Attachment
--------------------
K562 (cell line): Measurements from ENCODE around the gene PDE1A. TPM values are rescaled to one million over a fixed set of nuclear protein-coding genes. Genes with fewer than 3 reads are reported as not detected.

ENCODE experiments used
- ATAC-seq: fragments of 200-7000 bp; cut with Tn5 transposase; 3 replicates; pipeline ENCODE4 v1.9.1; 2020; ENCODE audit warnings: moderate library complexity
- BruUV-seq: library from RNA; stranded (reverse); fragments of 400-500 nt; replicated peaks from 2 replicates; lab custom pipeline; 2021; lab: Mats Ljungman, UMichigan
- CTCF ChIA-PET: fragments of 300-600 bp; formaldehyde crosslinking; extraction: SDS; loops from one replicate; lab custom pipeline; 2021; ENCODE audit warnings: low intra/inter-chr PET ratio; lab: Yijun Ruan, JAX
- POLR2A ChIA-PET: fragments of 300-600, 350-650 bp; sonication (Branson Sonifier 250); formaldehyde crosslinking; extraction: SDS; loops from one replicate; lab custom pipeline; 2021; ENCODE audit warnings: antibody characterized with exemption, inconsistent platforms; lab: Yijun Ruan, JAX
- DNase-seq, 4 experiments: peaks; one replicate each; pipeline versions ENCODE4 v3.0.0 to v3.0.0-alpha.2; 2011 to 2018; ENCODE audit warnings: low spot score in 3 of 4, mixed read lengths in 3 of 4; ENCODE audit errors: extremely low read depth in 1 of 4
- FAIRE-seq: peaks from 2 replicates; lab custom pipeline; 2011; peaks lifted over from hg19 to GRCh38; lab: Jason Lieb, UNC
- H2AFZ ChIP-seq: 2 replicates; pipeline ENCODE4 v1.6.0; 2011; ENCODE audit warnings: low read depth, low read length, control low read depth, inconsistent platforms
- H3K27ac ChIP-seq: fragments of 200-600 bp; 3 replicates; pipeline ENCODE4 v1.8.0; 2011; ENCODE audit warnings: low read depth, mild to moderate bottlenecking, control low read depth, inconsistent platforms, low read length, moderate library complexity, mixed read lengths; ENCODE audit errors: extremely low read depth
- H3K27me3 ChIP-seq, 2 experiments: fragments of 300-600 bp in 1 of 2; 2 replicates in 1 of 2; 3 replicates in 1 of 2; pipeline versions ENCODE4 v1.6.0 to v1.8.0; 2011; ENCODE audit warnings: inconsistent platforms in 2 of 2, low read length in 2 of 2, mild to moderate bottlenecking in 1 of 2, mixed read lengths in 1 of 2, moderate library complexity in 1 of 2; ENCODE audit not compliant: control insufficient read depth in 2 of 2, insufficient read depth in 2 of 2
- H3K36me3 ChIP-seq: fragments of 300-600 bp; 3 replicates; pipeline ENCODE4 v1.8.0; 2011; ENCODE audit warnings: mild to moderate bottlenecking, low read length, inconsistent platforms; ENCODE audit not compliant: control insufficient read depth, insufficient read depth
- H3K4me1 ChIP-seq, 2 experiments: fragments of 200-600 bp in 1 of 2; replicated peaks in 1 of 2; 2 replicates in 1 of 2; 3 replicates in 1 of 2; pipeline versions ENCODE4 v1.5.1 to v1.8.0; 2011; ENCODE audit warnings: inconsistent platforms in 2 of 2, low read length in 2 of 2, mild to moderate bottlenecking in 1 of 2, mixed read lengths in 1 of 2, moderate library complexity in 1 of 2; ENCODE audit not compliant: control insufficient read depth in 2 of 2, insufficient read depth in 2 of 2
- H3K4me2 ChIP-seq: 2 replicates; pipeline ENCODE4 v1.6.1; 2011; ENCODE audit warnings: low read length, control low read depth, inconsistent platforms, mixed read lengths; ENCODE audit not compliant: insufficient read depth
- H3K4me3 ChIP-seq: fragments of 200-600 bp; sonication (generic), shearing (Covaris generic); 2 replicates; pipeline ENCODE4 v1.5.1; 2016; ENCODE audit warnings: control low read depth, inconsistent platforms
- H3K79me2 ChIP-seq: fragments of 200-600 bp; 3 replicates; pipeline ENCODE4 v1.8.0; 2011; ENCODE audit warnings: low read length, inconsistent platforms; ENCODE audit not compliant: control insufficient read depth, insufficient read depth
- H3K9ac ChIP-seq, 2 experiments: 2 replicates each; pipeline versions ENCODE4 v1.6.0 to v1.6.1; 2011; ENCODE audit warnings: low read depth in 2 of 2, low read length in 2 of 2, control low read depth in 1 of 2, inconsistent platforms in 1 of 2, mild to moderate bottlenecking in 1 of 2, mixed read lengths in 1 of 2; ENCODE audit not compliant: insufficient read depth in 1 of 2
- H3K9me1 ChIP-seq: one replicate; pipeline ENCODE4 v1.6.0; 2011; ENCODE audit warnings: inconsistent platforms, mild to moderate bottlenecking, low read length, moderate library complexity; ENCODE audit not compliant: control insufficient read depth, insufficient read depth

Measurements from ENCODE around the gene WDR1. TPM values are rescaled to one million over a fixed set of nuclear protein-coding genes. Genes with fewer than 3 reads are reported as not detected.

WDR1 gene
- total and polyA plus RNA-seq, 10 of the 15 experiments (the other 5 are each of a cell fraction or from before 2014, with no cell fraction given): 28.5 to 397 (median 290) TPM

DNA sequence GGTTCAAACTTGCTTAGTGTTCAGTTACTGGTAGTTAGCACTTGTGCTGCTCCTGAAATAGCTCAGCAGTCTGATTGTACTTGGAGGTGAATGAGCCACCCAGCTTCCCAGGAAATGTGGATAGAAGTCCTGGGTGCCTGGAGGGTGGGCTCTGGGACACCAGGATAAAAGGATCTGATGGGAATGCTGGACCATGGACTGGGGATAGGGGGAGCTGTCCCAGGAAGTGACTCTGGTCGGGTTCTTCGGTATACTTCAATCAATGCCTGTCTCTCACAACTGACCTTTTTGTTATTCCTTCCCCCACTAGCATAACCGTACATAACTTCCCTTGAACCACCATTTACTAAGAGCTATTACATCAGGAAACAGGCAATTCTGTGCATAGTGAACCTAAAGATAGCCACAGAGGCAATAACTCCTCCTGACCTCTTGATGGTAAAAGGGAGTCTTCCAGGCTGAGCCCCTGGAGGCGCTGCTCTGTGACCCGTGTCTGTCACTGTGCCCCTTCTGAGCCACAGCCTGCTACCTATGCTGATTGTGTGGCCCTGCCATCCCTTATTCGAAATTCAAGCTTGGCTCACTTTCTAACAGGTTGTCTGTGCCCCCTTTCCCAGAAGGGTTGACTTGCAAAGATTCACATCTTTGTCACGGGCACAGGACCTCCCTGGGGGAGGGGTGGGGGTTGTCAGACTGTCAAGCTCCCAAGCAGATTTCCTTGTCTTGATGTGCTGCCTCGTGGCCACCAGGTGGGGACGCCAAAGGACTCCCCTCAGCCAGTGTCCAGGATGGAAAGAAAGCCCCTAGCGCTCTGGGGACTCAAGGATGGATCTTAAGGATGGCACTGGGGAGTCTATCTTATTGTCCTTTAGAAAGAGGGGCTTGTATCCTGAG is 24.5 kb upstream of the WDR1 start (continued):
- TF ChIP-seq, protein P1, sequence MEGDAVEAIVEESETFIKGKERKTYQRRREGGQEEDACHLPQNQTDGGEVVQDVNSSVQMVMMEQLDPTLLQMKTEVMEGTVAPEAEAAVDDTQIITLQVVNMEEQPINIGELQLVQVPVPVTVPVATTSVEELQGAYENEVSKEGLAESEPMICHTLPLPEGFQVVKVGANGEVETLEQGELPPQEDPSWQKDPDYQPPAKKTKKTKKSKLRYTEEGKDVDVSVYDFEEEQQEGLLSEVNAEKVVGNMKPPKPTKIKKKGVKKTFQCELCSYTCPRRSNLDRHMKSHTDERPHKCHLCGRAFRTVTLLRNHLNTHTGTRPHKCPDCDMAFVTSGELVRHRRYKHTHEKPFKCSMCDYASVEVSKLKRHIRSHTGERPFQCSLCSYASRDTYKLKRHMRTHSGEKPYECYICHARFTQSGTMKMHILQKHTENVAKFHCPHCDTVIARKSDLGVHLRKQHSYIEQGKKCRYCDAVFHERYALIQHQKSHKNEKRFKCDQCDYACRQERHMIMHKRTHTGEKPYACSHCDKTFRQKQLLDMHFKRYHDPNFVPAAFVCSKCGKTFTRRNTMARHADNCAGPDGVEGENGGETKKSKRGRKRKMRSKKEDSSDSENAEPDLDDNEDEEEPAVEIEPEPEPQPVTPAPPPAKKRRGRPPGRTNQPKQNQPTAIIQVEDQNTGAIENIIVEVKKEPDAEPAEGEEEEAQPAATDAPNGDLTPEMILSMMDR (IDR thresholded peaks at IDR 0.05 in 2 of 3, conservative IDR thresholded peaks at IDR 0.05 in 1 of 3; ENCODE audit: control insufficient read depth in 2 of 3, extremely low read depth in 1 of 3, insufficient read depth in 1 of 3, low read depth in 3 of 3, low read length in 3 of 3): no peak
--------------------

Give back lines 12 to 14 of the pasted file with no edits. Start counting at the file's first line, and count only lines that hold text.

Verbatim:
- H3K36me3 ChIP-seq: fragments of 300-600 bp; 3 replicates; pipeline ENCODE4 v1.8.0; 2011; ENCODE audit warnings: mild to moderate bottlenecking, low read length, inconsistent platforms; ENCODE audit not compliant: control insufficient read depth, insufficient read depth
- H3K4me1 ChIP-seq, 2 experiments: fragments of 200-600 bp in 1 of 2; replicated peaks in 1 of 2; 2 replicates in 1 of 2; 3 replicates in 1 of 2; pipeline versions ENCODE4 v1.5.1 to v1.8.0; 2011; ENCODE audit warnings: inconsistent platforms in 2 of 2, low read length in 2 of 2, mild to moderate bottlenecking in 1 of 2, mixed read lengths in 1 of 2, moderate library complexity in 1 of 2; ENCODE audit not compliant: control insufficient read depth in 2 of 2, insufficient read depth in 2 of 2
- H3K4me2 ChIP-seq: 2 replicates; pipeline ENCODE4 v1.6.1; 2011; ENCODE audit warnings: low read length, control low read depth, inconsistent platforms, mixed read lengths; ENCODE audit not compliant: insufficient read depth